A look into some of the strategies the most successful global retailers are employing.
Who is winning in retail and how are they doing it? Insights into retailers’ digital and bricks & mortar strategies to survive and thrive during this volatile trading period.
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• Price increases on core items was noted while discounting was shallower. Prioritize protecting margins and maintaining brand value instead of aggressive reductions to move stock.
• Zoom dressing continued to see success with tops categories confirmed as a sales driver. Retailers such as boohoo and Levi’s expanded on their offering to cater to this movement.
• The majority of retailers continued to expand their reach. While growing brick-and-mortar presence in the current climate might not be an option unless you’re in a stable position, look to partnerships with third-party sites or new brands to invest in to attract a broader customer base.
Expanding wholesale and a return to traditional marketing
Despite halving marketing spend, the British brand credited its increase in revenue (54% from August to September) to investment in TV advertising and direct-mail brochures complementing its social and email marketing campaigns. In August, Sosandar expanded its presence, selling dresses, tops, bottoms and outerwear at both John Lewis & Partners and Next with prominent advertising on the former’s womenswear landing page. The brand showed signs of success on both third party sites with a rapid sell out rate, selling out of the majority of SKUs in 15 days at JL&P and 21 days at Next.
Category diversification and price increases
The denim giant reported a gross margin at 54.3% of net revenues in the third quarter ended August 23rd, up 53% YoY. Reuters reported this was due to price increases and investments into tops and womenswear. EDITED data backs this up with women’s tops arriving online in the past three months making up 43% of the total assortment vs. 30% in 2019. Additionally, the average advertised full price of women’s jeans currently in stock sits 2% higher than last year, while outerwear has seen an 11% rise. For menswear, shorts and outerwear is 3% and 10% higher than in 2019 respectively. While other retailers have moved to close stores during COVID, Levi’s has actually revealed plans to open new locations.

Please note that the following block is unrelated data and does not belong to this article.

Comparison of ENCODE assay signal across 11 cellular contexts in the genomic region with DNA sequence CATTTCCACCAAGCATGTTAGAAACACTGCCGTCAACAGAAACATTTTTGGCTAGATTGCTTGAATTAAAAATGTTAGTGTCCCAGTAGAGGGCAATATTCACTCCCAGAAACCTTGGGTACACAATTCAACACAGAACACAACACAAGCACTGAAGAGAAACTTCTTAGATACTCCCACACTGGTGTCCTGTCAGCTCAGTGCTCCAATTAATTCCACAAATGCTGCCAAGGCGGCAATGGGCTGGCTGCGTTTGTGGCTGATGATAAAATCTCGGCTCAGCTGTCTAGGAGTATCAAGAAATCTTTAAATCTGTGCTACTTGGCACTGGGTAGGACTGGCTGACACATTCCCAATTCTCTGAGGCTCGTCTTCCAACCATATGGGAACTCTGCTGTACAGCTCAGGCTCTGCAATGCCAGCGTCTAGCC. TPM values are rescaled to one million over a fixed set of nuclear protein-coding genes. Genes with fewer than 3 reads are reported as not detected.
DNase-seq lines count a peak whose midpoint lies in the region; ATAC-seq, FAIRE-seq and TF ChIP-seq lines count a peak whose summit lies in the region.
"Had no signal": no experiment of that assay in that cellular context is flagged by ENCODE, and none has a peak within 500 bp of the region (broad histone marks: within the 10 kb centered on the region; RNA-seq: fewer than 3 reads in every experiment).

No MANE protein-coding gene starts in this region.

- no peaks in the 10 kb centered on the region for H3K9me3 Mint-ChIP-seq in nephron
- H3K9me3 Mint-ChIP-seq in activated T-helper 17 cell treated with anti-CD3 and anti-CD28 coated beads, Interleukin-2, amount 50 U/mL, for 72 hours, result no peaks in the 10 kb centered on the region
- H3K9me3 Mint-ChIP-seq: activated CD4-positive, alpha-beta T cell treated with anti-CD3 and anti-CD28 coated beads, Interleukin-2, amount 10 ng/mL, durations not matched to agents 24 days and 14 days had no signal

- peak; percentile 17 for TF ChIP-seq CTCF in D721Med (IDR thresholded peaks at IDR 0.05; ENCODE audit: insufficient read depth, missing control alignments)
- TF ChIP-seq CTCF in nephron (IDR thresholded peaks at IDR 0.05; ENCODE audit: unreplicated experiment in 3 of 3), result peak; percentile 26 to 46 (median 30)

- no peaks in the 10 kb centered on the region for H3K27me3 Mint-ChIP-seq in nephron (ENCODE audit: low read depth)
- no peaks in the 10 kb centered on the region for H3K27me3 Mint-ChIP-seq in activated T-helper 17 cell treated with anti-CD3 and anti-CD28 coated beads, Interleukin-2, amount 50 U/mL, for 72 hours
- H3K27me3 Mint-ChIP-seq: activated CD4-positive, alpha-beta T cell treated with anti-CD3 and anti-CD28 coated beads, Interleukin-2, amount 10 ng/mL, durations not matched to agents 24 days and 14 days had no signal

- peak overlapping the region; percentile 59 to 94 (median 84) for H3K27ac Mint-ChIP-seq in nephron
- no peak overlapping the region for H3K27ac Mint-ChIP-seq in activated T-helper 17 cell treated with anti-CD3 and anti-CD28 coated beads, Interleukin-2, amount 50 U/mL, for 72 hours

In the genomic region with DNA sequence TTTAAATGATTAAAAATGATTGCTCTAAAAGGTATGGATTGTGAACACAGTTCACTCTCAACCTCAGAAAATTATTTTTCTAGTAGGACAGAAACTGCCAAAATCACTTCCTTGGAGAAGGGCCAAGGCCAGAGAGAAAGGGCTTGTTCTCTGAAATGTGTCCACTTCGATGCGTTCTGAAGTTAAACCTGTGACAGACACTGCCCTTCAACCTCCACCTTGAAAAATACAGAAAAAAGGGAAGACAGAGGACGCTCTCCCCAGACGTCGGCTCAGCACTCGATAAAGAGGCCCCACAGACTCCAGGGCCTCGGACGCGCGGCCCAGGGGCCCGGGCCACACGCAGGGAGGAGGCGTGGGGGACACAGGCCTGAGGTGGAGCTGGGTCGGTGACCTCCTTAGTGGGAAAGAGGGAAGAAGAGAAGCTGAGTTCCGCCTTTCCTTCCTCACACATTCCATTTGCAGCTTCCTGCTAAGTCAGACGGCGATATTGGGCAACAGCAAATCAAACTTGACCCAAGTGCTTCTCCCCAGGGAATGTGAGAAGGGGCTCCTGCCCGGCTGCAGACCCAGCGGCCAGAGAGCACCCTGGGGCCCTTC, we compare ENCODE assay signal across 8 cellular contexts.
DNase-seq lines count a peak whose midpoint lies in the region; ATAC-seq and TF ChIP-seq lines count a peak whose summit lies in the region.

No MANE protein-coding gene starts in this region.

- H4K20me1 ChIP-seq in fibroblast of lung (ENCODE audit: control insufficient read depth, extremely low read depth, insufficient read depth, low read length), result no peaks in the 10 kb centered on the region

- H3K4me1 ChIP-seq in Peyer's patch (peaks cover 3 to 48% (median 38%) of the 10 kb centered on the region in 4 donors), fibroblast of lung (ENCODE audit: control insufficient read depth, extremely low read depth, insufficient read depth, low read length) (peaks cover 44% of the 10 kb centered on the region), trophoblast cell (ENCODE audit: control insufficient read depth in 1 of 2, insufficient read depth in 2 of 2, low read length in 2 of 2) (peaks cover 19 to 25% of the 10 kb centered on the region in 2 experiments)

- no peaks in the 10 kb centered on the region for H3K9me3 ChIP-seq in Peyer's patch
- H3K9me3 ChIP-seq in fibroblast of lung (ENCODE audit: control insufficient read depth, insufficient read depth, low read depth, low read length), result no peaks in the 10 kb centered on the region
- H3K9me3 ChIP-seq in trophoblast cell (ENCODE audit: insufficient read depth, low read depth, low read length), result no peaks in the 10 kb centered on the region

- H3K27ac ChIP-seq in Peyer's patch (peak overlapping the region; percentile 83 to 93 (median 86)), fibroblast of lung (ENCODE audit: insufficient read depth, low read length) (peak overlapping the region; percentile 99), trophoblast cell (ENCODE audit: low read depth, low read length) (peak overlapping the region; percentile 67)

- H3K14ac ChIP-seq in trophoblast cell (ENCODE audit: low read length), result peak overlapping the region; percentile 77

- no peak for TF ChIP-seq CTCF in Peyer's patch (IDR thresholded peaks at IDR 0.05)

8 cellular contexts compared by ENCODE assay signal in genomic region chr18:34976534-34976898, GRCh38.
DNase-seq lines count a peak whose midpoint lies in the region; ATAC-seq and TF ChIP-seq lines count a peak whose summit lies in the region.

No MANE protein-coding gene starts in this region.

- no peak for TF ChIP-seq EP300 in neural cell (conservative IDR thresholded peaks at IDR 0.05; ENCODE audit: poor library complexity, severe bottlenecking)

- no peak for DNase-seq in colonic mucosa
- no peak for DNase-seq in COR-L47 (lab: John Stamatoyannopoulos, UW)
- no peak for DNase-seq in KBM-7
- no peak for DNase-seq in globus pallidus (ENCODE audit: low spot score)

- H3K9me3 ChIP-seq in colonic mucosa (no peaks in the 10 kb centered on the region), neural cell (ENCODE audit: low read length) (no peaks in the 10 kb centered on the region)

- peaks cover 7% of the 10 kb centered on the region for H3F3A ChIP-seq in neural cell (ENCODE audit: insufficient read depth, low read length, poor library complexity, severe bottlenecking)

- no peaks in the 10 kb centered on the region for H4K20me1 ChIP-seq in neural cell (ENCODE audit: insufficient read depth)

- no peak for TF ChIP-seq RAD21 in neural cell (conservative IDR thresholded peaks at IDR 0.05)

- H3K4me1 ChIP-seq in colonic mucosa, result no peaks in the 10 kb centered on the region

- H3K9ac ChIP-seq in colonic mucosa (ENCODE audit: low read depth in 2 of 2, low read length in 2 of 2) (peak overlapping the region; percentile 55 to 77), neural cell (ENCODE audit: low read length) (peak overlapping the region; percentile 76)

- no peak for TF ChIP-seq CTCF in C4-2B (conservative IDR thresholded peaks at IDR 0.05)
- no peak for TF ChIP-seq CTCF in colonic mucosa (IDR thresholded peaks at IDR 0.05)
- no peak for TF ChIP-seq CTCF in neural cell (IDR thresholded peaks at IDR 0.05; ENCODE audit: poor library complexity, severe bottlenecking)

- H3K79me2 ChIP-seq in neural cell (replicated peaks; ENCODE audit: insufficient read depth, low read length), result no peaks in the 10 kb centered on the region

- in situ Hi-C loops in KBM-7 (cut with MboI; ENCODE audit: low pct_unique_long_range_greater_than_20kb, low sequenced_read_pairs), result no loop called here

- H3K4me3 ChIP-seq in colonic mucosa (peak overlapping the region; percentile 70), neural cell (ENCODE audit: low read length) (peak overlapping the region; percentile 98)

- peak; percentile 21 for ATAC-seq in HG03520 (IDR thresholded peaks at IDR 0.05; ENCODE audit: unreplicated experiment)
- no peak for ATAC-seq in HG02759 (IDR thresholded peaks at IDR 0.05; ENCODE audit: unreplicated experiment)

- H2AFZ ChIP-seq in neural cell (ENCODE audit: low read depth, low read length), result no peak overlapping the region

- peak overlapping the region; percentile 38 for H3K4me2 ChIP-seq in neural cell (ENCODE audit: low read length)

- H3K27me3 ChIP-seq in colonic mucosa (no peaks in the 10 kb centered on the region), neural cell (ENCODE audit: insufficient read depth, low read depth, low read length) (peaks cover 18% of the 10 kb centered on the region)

Increasing prices for core styles and minimal discounting
Lululemon reported a 2% YoY increase in revenue to $903 million during the quarter ending August 2, with online sales surging 157% as stores temporarily closed.
Benchmarked against the rest of the activewear market, the average price point for leggings and sports bras in August remained stable compared to pre-COVID times. Lululemon actually raised the average price of these top-performing categories. The total average price of leggings in the US stocked in September is 10% higher than in 2019, while sports bras have taken a 9% hike.
Despite the raised price tag, these styles continue to perform well. The number of products selling out of majority SKUs from these categories combined grew 41% over the past three months YoY.
Even as markdowns during COVID reached Black Friday levels, since January, the percentage of products reduced at Lululemon hasn’t exceeded 20% of its total range. Even at its highest in July when 17% of products were reduced, the average discounting amount remained lower than its competitors at 30% vs. 31% at adidas, 35% at Puma and 43% at Fabletics.
The boohoo Group
Investment in tops and shallower discounts
Despite the retailer stating it faced some of its “most challenging times,” profit before tax increased 51% YoY to £68.1m in the six months to August 31st of this year. During this period, high investment in tops at boohoo was noted with this category seeing a 7% YoY increase, catering to the Zoom dressing movement. This was driven by casual styles such as T-shirts, camis and hoodies while shirting was reduced. Additionally, discounting was significantly pulled back in August, with the average amount taken at 30% vs. 36% in 2019.
The H&M Group
Focus on e-comm and full price sales
After a soft Q2, the Swedish retail chain managed to beat Q3 estimates for the three months which ended August 31st, and reported operating profit at 2.7 billion Swedish kronor, while sales came to 50.87 billion Swedish kronor. A focus on full price sales is said to be responsible for the turnaround with brands in the UK pulling back their discounts from an average of 54% to 49%. The group will be focusing on its online strategies with plans to cut 250 stores in 2021.
*Brands analyzed: H&M, Monki, Cos and Weekday
The Very Group
Investment in electronics and activewear
The Very Group confirmed a return to profit and full year revenue exceeding £2bn for the first time, mainly driven by electricals, but strong growth was noted in women’s and children’s sports clothing. Over the past three months, investment in activewear has grown 10% for women and 21% for children YoY. This year also saw 100 new brands added such as Mint Velvet and Topshop.
No discounting in store
Post-lockdown sales are higher than expected for Primark, forecasting closing the year at £2 billion – a 12% drop on last year. Despite no special discounts applied to shift stock, an increase in footfall has been reported. Primark has continued opening new stores throughout the pandemic with new locations opening in in France and Poland. Existing stores in Malaga and Lisbon are set for expansion in the coming months.
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